Less than a week after its release, HMRC’s IR35 tool has faced immediate difficulties as one industry body deems the ESS ‘unlawful’.

Lawyers from The Association of Recruitment Consultancies (ARC) have formally written to HMRC asking for a review of the tool to be carried out and for a detailed review of the reforms in the public sector as a whole before they are implemented.

“Use of an online tool has always been claimed by HMRC as fundamental to the success of its new policy to require public sector hirers and agencies to assess IR35 and, where it applies, pay taxes on a PAYE basis,” said Adrian Marlowe, chairman of ARC.

The ARC’s public law specialist lawyers Bindmans have compiled and sent a letter to HMRC that says that reforms while ‘the online tool remains flawed’, would, ‘in the ways set out’, either  be ‘unlawful or lead to unlawfulness’.

The tool faced problems from the off, with a series of delays preventing it coming to light as originally scheduled. Concerns were also raised about how effective and accurate it would be, with many industry experts voicing their concerns.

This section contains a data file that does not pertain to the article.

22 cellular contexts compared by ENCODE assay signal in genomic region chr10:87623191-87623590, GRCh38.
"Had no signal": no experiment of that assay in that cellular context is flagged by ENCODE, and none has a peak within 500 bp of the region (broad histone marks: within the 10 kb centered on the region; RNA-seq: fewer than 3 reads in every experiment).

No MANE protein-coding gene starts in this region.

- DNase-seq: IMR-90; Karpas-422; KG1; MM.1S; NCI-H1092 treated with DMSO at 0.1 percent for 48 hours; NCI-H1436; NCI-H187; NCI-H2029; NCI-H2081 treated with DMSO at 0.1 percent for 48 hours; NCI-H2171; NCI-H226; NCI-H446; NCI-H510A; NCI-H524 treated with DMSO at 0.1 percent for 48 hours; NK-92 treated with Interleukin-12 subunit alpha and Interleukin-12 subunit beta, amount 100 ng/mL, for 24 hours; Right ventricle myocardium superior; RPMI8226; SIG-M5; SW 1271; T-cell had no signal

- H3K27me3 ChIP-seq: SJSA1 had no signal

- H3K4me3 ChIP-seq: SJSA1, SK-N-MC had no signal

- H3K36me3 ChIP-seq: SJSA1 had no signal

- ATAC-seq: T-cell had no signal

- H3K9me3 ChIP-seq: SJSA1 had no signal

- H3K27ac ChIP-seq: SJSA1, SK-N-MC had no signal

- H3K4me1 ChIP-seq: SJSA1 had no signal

“The process of consultation in respect of the use of an online tool has been deeply worrying,” Marlowe explained. “From the outset we have expressed concerns, as have many others, as to how the tool could work legally in practice given that HMRC says that it will stand by the result.

“The tool was always likely to be set up on a check list basis, a methodology repeatedly ruled by the courts as the wrong approach. With few checks and balances in place over the programming of the tool, amongst other things, there is a real risk of unfair prejudice.”

With this week’s budget now imminent, the government’s official stance has been that it is still developing the tool (though it is now live), and that it may change the draft legislation.

“With no clear and final position in sight, the government appears determined to make hirers and agencies liable and use the tool regardless of the concerns,” said Marlowe. “The fact that there should be IR35 reform is in no doubt, but the method used should not bring about the unlawfulness and problems that seem very apparent, as advised by our lawyers Bindmans.”

The ARC has also set up a fighting fund around this issue, with the aim of addressing government policy in this sector. Interested parties are being encouraged to contact ARC on [email protected]

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